Pretty soon, Big Oil will be more like Big Gas.
The major oil companies are increasingly betting their futures on natural gas, with older oil fields producing less crude and newer ones either hard to reach or controlled by unfriendly nations.
They are focusing more than ever on natural gas because it burns cleaner than oil and is gaining traction as a fuel for transportation. The latest move came Tuesday, when Chevron made a $4.3 billion deal to buy up natural gas fields in the Northeast.
Earlier this year, Exxon Mobil bought XTO Energy to become America's largest producer of natural gas. And Royal Dutch Shell expects natural gas to make up half its total global production in two years.
"If you look at most of the big developments now, they're not about oil, it's gas," said Oppenheimer & Co. analyst Fadel Gheit.
The world will continue to run on crude oil for years to come, but even with new discoveries, oil production is expected to flatten out during the next few decades, according to the latest estimates from the International Energy Association.
Far down the road, Gheit believes, Exxon and Shell will lead the energy industry into a new era where oil companies devote most of their efforts to producing natural gas. The Energy Information Administration expects worldwide natural gas production to increase 46 percent from 2007 to 2035, compared with a 30 percent increase in world production of crude and natural gas liquids.
Gas is becoming more attractive to the oil companies because it's more accessible. While OPEC controls most of the world's oil reserves, it controls less than half of the natural gas reserves.
In the United States and Europe, natural gas is primarily used to heat homes. About three in five American homes use it for heat. And more and more power plants are using it to generate power. Natural gas is used to generate 23 percent of electricity in the U.S., up from 16 percent a decade ago.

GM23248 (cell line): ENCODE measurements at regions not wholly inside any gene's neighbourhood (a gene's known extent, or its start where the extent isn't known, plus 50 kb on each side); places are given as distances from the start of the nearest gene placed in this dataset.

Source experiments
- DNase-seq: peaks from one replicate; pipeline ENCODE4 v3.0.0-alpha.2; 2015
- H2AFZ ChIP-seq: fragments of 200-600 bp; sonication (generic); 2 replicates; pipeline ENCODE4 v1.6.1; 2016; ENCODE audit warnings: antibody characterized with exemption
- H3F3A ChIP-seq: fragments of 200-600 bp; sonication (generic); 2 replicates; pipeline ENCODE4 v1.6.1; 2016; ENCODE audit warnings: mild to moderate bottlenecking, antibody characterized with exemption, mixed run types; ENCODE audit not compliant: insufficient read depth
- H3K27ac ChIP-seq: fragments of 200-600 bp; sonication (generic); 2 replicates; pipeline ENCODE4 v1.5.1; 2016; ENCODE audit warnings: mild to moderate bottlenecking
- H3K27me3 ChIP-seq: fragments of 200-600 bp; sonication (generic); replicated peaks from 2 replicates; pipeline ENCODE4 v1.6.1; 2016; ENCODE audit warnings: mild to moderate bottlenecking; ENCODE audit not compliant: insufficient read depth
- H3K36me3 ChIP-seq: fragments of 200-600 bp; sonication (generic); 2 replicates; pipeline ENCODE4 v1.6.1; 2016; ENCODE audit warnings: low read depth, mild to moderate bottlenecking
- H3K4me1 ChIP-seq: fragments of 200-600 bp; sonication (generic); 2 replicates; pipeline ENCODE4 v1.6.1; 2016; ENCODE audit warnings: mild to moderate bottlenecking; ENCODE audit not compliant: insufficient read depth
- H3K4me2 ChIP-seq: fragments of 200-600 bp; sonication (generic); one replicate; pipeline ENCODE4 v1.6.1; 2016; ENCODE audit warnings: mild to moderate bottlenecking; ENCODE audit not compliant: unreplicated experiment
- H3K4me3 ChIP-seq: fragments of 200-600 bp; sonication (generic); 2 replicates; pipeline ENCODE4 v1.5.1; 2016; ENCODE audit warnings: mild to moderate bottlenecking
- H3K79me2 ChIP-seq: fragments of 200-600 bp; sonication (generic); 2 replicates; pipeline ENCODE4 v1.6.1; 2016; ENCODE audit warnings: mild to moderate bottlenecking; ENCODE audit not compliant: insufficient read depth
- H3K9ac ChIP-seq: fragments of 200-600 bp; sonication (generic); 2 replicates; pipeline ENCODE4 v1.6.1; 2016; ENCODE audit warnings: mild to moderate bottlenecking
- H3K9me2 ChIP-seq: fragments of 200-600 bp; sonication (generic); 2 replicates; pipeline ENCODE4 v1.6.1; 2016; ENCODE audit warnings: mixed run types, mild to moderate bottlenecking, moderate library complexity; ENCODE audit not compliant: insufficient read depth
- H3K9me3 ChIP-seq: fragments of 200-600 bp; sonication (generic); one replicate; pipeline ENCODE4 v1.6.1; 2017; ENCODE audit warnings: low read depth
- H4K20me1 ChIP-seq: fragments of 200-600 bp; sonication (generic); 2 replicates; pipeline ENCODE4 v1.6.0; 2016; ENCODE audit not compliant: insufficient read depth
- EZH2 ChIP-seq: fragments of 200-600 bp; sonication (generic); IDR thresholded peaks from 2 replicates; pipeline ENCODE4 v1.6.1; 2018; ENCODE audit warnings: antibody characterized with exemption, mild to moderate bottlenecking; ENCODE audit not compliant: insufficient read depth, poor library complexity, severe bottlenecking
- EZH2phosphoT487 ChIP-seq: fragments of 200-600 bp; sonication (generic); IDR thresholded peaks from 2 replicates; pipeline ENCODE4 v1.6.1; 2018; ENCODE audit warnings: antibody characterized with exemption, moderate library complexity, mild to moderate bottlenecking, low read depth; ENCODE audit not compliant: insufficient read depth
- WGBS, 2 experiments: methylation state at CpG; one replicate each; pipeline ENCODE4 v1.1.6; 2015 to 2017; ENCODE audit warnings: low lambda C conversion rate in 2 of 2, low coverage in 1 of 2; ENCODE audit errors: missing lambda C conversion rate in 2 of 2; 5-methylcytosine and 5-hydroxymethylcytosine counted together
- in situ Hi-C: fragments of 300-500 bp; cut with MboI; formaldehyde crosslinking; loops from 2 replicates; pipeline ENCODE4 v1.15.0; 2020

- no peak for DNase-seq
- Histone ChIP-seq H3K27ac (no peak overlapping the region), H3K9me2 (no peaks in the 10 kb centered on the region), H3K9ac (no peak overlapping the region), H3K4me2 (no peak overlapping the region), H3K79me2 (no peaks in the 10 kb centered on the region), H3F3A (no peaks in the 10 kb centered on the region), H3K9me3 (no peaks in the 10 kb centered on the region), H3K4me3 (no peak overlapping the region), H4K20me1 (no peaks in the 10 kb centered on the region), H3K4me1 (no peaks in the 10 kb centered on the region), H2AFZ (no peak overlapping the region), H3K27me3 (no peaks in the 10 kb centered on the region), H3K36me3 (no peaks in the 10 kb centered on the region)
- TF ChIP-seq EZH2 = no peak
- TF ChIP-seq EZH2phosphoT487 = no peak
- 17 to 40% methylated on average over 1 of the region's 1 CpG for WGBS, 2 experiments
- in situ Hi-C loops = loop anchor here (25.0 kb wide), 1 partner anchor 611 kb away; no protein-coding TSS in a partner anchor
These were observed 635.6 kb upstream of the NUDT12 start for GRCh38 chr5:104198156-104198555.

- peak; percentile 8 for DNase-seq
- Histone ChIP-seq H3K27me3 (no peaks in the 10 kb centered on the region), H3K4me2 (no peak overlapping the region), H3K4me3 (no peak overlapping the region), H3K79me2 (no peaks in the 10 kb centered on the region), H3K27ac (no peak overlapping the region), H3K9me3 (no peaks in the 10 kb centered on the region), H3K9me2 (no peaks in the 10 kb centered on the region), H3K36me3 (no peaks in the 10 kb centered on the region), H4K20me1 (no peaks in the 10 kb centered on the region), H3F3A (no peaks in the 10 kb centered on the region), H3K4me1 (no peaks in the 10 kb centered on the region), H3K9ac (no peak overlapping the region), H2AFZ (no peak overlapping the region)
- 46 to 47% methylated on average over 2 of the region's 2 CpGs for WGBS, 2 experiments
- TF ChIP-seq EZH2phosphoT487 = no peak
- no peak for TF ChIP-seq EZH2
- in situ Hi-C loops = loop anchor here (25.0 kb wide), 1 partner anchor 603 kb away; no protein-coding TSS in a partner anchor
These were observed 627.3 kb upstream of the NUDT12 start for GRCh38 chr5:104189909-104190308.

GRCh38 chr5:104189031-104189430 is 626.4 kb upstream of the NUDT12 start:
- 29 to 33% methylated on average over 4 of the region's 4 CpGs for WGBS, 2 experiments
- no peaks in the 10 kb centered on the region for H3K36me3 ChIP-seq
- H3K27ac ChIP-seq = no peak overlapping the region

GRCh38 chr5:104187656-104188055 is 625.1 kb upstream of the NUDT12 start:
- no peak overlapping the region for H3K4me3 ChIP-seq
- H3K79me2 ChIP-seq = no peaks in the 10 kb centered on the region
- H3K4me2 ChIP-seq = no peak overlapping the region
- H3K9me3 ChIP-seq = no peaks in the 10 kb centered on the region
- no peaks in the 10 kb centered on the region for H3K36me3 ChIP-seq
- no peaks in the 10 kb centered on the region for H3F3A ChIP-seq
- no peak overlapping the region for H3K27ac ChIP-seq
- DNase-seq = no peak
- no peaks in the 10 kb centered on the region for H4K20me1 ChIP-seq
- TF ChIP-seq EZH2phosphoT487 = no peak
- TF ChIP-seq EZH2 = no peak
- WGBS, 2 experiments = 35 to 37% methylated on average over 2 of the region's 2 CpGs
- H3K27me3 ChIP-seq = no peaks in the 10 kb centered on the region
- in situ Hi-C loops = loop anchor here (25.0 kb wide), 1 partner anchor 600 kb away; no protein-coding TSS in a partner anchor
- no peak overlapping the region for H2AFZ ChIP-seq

If the country focuses more on reducing greenhouse gas emissions in years to come, the trend should accelerate. Natural gas emits less carbon dioxide than other fossil fuels.
Natural gas is used in small amounts for transportation in the U.S., mostly for city buses and garbage trucks. The oil industry is pressing Congress to add financial incentives for trucking and freight companies to convert their fleets.
Until recently, Big Oil watched the rise of U.S. natural gas from the sidelines, and smaller companies drilled into underground layers of shale. New techniques allowed companies to drill parallel to the ground and hit previously tough-to-reach deposits, helping them tap ever larger bounties of shale gas.
Production costs fell. Drilling rigs started popping up along America's shale-rich regions in Appalachia, Texas and North Dakota. Experts now say the U.S. is sitting on enough natural gas to last the country for the next century.
This year, Big Oil jumped in. Exxon bought XTO for more than $30 billion, immediately making it America's largest natural gas producer. XTO so far has helped Exxon increase its natural gas production by 50 percent.
Then Shell agreed to buy East Resources Inc. for $4.7 billion, and China's state-owned offshore oil and gas company, CNOOC Ltd., invested $2.16 billion in oil and gas fields owned by Chesapeake Energy.
Production jumped to 1.94 trillion cubic feet in August, the highest monthly total since January 1973, according to available government data.
"Production is screaming," said E. Russell Braziel, managing director of BENTEK Energy, which tracks natural gas prices in the U.S.
The U.S. now holds about 3.82 trillion cubic feet of natural gas in storage, about 10 percent more than the average over the past five years. And the industry keeps pumping more out of the ground.
There are challenges. The same low prices that make the assets affordable have caused some companies, namely ConocoPhillips, to pull back on production. Natural gas has dropped about 24 percent this year.
And people near shale rigs complained that groundwater supplies were contaminated by the industrial chemicals used in the drilling process. The Environmental Protection Agency is studying the possible effects on drinking water and the public health.
Still, most of the big companies continue to press ahead with multibillion-dollar acquisitions.
"When the market is weak, that's when it's time to act," Argus Research analyst Phil Weiss said.
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